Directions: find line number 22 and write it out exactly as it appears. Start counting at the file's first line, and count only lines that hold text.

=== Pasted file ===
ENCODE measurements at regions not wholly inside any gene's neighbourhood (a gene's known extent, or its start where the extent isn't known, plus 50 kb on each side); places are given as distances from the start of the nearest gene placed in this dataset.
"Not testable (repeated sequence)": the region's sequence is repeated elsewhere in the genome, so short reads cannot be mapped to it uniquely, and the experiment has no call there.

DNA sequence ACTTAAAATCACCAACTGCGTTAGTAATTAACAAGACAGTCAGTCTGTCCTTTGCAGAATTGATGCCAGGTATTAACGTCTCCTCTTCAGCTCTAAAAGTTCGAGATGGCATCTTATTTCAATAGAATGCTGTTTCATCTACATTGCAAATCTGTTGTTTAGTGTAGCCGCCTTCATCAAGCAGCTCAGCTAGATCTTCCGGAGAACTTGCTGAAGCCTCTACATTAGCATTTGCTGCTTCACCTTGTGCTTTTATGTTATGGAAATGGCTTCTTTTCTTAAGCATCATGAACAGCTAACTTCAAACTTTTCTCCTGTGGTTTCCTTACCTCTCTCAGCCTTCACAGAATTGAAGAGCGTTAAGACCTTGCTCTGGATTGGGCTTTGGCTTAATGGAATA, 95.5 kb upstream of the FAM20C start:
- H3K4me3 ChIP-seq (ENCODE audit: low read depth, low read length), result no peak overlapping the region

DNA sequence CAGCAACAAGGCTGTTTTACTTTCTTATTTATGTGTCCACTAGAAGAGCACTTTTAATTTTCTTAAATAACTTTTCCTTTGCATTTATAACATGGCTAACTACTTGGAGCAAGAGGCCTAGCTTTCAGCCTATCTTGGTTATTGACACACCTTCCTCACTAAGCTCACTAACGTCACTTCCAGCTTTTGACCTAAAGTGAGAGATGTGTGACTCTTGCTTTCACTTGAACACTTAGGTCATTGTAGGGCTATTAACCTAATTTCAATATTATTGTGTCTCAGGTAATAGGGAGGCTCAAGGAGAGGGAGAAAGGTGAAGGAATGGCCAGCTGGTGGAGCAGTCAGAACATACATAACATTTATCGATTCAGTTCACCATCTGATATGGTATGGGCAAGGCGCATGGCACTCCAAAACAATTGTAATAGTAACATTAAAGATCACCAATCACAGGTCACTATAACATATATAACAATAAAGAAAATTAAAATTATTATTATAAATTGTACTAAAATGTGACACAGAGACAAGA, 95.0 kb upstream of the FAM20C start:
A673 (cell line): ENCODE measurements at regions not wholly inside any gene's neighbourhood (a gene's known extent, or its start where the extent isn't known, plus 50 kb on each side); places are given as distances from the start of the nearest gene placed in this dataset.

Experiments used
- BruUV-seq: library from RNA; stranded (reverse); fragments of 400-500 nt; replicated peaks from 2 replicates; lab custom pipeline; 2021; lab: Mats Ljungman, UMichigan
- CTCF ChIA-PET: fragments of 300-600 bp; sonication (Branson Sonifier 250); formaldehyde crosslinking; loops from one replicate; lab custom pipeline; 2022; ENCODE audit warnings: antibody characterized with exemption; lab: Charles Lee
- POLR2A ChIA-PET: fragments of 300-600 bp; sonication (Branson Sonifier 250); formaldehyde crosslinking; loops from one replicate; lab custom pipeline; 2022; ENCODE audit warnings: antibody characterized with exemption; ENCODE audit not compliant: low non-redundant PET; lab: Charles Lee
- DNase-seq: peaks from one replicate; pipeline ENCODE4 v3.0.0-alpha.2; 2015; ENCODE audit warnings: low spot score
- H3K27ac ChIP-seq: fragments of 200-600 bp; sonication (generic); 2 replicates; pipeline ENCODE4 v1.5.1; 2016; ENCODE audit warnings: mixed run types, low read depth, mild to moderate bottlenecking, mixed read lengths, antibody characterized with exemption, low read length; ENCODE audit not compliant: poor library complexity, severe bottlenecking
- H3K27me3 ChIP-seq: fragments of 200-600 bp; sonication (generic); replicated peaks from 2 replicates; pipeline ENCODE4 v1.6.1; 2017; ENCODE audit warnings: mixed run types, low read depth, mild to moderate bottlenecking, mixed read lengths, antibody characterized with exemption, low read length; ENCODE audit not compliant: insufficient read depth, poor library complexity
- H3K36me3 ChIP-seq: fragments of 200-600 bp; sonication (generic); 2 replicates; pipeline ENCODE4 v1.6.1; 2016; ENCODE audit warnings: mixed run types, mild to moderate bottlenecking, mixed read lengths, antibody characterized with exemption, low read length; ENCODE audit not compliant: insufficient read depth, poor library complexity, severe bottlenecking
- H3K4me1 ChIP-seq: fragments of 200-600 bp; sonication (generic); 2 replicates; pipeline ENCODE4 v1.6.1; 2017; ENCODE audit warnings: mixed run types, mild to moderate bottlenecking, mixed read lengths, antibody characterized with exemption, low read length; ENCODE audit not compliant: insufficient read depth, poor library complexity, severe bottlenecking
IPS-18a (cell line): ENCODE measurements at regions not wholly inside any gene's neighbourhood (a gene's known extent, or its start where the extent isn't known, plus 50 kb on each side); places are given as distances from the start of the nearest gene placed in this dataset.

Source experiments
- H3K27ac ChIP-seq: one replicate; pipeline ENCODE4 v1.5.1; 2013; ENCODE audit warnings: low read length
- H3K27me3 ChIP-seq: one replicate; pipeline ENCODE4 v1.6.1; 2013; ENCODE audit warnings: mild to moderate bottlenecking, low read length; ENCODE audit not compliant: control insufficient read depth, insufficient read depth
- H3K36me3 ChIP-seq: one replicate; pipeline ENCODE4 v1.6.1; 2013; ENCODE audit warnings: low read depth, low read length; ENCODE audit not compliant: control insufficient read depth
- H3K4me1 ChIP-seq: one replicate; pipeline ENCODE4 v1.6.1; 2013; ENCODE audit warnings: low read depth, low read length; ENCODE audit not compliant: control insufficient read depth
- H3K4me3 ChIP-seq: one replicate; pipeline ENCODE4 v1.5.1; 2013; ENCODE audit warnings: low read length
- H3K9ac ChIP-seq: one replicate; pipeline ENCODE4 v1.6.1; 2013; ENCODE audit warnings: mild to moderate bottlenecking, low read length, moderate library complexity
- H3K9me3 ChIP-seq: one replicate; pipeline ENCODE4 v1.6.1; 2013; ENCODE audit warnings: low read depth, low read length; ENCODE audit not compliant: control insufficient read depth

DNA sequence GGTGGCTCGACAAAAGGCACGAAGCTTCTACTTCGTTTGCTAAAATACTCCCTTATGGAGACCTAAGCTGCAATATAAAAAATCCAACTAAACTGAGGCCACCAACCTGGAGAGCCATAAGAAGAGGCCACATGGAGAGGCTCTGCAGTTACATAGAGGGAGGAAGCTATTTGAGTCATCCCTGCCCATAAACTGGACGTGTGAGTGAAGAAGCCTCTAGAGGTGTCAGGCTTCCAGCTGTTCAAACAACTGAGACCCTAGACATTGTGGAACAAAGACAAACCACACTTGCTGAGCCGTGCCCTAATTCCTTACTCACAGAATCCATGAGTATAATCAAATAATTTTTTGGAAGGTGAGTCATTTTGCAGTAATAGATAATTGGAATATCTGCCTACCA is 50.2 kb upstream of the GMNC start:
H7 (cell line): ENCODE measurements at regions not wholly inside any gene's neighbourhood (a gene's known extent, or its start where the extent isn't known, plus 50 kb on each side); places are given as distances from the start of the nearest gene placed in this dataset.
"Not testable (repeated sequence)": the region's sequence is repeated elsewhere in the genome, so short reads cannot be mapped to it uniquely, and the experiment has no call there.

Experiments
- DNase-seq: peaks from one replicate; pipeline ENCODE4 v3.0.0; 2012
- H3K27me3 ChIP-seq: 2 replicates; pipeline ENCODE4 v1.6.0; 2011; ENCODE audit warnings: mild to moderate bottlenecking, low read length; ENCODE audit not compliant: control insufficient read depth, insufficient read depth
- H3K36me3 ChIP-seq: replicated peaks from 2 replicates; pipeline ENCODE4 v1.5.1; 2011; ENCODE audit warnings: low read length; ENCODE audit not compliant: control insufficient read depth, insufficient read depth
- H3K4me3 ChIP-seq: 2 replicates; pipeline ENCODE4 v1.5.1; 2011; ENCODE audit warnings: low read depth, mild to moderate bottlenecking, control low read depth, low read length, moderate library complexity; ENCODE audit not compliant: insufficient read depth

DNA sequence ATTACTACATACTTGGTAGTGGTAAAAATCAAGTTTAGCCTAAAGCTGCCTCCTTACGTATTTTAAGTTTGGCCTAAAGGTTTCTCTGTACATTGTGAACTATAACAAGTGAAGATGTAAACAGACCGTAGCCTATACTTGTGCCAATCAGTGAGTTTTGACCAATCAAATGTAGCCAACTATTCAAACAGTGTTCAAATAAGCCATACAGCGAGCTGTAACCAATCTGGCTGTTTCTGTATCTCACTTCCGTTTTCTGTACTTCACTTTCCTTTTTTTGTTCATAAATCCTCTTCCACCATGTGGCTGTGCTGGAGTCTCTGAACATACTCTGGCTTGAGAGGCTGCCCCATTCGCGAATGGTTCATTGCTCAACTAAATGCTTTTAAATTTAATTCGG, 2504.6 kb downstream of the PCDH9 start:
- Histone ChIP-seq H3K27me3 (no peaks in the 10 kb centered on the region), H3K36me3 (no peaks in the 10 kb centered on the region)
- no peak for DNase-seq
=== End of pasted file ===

- H3K4me3 ChIP-seq: one replicate; pipeline ENCODE4 v1.5.1; 2013; ENCODE audit warnings: low read length